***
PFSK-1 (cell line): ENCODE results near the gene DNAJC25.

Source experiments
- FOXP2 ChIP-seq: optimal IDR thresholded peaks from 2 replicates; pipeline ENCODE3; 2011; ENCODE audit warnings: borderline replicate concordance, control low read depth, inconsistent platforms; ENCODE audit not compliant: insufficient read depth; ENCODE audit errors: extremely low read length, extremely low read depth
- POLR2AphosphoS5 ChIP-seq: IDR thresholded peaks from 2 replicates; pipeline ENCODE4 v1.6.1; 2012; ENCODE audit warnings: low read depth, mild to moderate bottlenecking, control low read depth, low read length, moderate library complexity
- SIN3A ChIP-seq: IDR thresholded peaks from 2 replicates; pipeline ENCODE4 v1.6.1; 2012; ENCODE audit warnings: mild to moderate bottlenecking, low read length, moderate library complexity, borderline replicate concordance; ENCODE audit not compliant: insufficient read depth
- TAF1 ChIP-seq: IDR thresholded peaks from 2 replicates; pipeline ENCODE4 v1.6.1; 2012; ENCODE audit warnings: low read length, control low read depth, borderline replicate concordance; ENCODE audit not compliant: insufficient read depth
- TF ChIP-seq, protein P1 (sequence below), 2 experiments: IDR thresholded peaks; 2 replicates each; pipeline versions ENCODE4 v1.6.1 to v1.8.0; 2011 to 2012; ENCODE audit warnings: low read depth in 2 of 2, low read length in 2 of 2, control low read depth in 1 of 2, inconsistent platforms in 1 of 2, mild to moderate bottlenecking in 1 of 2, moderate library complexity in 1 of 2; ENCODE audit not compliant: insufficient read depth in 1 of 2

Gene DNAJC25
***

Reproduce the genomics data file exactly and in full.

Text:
PFSK-1 (cell line): ENCODE results near the gene DNAJC25.

Source experiments
- FOXP2 ChIP-seq: optimal IDR thresholded peaks from 2 replicates; pipeline ENCODE3; 2011; ENCODE audit warnings: borderline replicate concordance, control low read depth, inconsistent platforms; ENCODE audit not compliant: insufficient read depth; ENCODE audit errors: extremely low read length, extremely low read depth
- POLR2AphosphoS5 ChIP-seq: IDR thresholded peaks from 2 replicates; pipeline ENCODE4 v1.6.1; 2012; ENCODE audit warnings: low read depth, mild to moderate bottlenecking, control low read depth, low read length, moderate library complexity
- SIN3A ChIP-seq: IDR thresholded peaks from 2 replicates; pipeline ENCODE4 v1.6.1; 2012; ENCODE audit warnings: mild to moderate bottlenecking, low read length, moderate library complexity, borderline replicate concordance; ENCODE audit not compliant: insufficient read depth
- TAF1 ChIP-seq: IDR thresholded peaks from 2 replicates; pipeline ENCODE4 v1.6.1; 2012; ENCODE audit warnings: low read length, control low read depth, borderline replicate concordance; ENCODE audit not compliant: insufficient read depth
- TF ChIP-seq, protein P1 (sequence below), 2 experiments: IDR thresholded peaks; 2 replicates each; pipeline versions ENCODE4 v1.6.1 to v1.8.0; 2011 to 2012; ENCODE audit warnings: low read depth in 2 of 2, low read length in 2 of 2, control low read depth in 1 of 2, inconsistent platforms in 1 of 2, mild to moderate bottlenecking in 1 of 2, moderate library complexity in 1 of 2; ENCODE audit not compliant: insufficient read depth in 1 of 2

Gene DNAJC25